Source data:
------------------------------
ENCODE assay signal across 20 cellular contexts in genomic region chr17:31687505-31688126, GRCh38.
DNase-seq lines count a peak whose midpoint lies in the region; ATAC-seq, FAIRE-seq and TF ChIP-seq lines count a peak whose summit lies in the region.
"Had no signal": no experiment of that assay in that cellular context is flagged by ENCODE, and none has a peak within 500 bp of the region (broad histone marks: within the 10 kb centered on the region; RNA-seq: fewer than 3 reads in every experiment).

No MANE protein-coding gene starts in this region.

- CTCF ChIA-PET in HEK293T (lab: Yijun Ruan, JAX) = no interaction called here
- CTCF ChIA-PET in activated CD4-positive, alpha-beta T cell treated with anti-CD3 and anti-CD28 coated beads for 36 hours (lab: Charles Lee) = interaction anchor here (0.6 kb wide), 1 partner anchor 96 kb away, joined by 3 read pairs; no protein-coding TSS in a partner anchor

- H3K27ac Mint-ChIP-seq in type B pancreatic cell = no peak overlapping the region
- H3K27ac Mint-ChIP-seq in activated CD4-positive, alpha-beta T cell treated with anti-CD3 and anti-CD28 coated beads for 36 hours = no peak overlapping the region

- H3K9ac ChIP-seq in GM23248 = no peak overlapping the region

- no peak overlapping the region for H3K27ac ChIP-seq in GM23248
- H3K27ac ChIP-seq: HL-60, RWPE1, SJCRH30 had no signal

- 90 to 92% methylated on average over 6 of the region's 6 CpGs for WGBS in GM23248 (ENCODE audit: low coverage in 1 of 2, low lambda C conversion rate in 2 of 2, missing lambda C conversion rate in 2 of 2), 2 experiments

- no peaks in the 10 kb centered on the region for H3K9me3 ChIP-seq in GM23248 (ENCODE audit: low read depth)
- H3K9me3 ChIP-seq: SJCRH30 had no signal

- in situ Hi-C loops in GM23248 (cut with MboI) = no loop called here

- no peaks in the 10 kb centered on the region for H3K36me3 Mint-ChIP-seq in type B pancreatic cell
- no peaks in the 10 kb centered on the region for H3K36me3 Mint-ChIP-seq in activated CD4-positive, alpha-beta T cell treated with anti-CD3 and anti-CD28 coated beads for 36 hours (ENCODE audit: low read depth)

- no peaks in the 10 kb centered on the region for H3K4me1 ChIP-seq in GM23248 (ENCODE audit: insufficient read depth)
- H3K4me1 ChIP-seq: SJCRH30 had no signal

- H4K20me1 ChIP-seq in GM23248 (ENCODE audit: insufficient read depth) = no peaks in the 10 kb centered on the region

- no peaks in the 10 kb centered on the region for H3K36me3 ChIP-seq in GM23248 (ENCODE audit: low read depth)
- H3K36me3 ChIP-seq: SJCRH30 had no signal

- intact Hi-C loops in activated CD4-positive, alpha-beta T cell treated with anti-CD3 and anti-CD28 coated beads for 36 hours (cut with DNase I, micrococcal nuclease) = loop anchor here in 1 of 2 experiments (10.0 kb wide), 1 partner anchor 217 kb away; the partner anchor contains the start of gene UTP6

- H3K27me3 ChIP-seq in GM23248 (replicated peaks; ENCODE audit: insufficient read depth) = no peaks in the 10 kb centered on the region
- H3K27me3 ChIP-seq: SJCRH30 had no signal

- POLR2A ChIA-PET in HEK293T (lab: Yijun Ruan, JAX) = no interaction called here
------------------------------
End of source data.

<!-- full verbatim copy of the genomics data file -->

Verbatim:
ENCODE assay signal across 20 cellular contexts in genomic region chr17:31687505-31688126, GRCh38.
DNase-seq lines count a peak whose midpoint lies in the region; ATAC-seq, FAIRE-seq and TF ChIP-seq lines count a peak whose summit lies in the region.
"Had no signal": no experiment of that assay in that cellular context is flagged by ENCODE, and none has a peak within 500 bp of the region (broad histone marks: within the 10 kb centered on the region; RNA-seq: fewer than 3 reads in every experiment).

No MANE protein-coding gene starts in this region.

- CTCF ChIA-PET in HEK293T (lab: Yijun Ruan, JAX) = no interaction called here
- CTCF ChIA-PET in activated CD4-positive, alpha-beta T cell treated with anti-CD3 and anti-CD28 coated beads for 36 hours (lab: Charles Lee) = interaction anchor here (0.6 kb wide), 1 partner anchor 96 kb away, joined by 3 read pairs; no protein-coding TSS in a partner anchor

- H3K27ac Mint-ChIP-seq in type B pancreatic cell = no peak overlapping the region
- H3K27ac Mint-ChIP-seq in activated CD4-positive, alpha-beta T cell treated with anti-CD3 and anti-CD28 coated beads for 36 hours = no peak overlapping the region

- H3K9ac ChIP-seq in GM23248 = no peak overlapping the region

- no peak overlapping the region for H3K27ac ChIP-seq in GM23248
- H3K27ac ChIP-seq: HL-60, RWPE1, SJCRH30 had no signal

- 90 to 92% methylated on average over 6 of the region's 6 CpGs for WGBS in GM23248 (ENCODE audit: low coverage in 1 of 2, low lambda C conversion rate in 2 of 2, missing lambda C conversion rate in 2 of 2), 2 experiments

- no peaks in the 10 kb centered on the region for H3K9me3 ChIP-seq in GM23248 (ENCODE audit: low read depth)
- H3K9me3 ChIP-seq: SJCRH30 had no signal

- in situ Hi-C loops in GM23248 (cut with MboI) = no loop called here

- no peaks in the 10 kb centered on the region for H3K36me3 Mint-ChIP-seq in type B pancreatic cell
- no peaks in the 10 kb centered on the region for H3K36me3 Mint-ChIP-seq in activated CD4-positive, alpha-beta T cell treated with anti-CD3 and anti-CD28 coated beads for 36 hours (ENCODE audit: low read depth)

- no peaks in the 10 kb centered on the region for H3K4me1 ChIP-seq in GM23248 (ENCODE audit: insufficient read depth)
- H3K4me1 ChIP-seq: SJCRH30 had no signal

- H4K20me1 ChIP-seq in GM23248 (ENCODE audit: insufficient read depth) = no peaks in the 10 kb centered on the region

- no peaks in the 10 kb centered on the region for H3K36me3 ChIP-seq in GM23248 (ENCODE audit: low read depth)
- H3K36me3 ChIP-seq: SJCRH30 had no signal

- intact Hi-C loops in activated CD4-positive, alpha-beta T cell treated with anti-CD3 and anti-CD28 coated beads for 36 hours (cut with DNase I, micrococcal nuclease) = loop anchor here in 1 of 2 experiments (10.0 kb wide), 1 partner anchor 217 kb away; the partner anchor contains the start of gene UTP6

- H3K27me3 ChIP-seq in GM23248 (replicated peaks; ENCODE audit: insufficient read depth) = no peaks in the 10 kb centered on the region
- H3K27me3 ChIP-seq: SJCRH30 had no signal

- POLR2A ChIA-PET in HEK293T (lab: Yijun Ruan, JAX) = no interaction called here